One of the major idols we worship is ourselves.
Parents make sacrifices for their children. They go through ordeals so their children will not have to go through them. Not so with Christ. He goes through ordeals because He wants us to also go through them and follow His examples.
Accordingly, Jesus denied Himself. Then He says: “If anyone desires to come after Me, let him deny himself.” (Matthew 16:24).
Jesus denied His exalted throne of glory in heaven to come down to earth as a menial servant of men. The King of glory: “made Himself of no reputation, taking the form of a bondservant, and coming in the likeness of men. And being found in appearance as a man, He humbled Himself and became obedient to the point of death, even the death of the cross.” (Philippians 2:7-8).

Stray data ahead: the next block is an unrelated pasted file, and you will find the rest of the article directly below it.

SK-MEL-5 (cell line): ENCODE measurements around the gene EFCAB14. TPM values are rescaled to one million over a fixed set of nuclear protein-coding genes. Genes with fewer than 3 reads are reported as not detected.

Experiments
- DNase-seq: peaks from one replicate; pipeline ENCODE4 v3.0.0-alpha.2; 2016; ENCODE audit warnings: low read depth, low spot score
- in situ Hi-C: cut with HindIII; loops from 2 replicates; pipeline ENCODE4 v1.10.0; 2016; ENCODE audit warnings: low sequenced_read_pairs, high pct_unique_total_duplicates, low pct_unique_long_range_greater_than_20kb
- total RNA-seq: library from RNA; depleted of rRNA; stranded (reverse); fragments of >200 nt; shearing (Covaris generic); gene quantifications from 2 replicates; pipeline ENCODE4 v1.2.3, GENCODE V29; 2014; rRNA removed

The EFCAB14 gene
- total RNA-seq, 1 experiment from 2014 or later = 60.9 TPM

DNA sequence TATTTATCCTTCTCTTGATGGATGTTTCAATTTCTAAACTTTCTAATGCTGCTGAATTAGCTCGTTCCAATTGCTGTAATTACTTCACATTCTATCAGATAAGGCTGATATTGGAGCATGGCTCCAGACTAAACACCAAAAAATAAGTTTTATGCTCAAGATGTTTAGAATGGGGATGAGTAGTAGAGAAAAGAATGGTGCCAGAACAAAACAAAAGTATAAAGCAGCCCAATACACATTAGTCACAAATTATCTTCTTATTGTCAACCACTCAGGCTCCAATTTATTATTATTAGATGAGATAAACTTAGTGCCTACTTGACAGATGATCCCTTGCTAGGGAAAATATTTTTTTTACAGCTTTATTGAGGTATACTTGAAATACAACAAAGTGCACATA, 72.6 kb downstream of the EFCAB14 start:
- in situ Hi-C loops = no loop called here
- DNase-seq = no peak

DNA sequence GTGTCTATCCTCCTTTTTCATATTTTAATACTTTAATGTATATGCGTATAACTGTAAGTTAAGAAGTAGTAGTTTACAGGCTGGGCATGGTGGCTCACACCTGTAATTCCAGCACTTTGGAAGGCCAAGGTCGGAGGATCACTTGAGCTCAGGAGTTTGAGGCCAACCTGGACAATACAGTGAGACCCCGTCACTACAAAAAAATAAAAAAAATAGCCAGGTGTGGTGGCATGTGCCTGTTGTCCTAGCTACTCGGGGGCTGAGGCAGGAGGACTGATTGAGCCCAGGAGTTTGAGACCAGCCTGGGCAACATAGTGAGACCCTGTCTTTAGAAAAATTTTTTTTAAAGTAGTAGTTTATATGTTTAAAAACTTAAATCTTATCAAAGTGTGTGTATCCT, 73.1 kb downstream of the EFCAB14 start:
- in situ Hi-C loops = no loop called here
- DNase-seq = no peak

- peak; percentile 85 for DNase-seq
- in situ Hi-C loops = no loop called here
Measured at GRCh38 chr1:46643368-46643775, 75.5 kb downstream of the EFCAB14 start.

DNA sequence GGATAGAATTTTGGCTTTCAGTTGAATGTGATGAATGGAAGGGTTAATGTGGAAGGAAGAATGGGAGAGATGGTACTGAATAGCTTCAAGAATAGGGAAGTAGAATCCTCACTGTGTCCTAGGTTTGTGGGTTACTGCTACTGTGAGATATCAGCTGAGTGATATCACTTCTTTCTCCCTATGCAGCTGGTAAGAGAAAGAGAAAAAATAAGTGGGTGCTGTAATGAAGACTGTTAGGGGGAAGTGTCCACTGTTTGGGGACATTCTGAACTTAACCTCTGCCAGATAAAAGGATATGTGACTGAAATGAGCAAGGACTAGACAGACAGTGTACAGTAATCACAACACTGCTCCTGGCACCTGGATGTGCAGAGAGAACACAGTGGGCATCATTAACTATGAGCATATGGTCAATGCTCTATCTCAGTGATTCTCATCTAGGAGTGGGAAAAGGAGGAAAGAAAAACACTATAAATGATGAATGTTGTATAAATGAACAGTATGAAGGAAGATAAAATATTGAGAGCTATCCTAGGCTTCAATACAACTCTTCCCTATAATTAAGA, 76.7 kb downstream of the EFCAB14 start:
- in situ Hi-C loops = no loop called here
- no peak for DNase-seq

Disciples are now required to follow Jesus’ example.
When we deny ourselves, Christ increases, and we decrease. (John 3:30). We forget out past and forget our sins because: “As far as the east is from the west, so far has (God) removed our transgressions from us.” (Psalm 103:12).
We also forgive ourselves for past sins and forget about them. We no longer define ourselves by them. As new creations in Christ Jesus:
“Old things have passed away; behold, all things have become new. Now all things are of God, who has reconciled us to Himself through Jesus Christ, and has given us the ministry of reconciliation, that is, that God was in Christ reconciling the world to Himself, not imputing their trespasses to them, and has committed to us the word of reconciliation.” (2 Corinthians 5:17-19).
Thus, Christ denied Himself by associating with prostitutes and sinners, and He ate and dined with even extortionate tax-collectors. (Luke 5:30-32). We must also follow His example if we are to be “the salt of the earth.”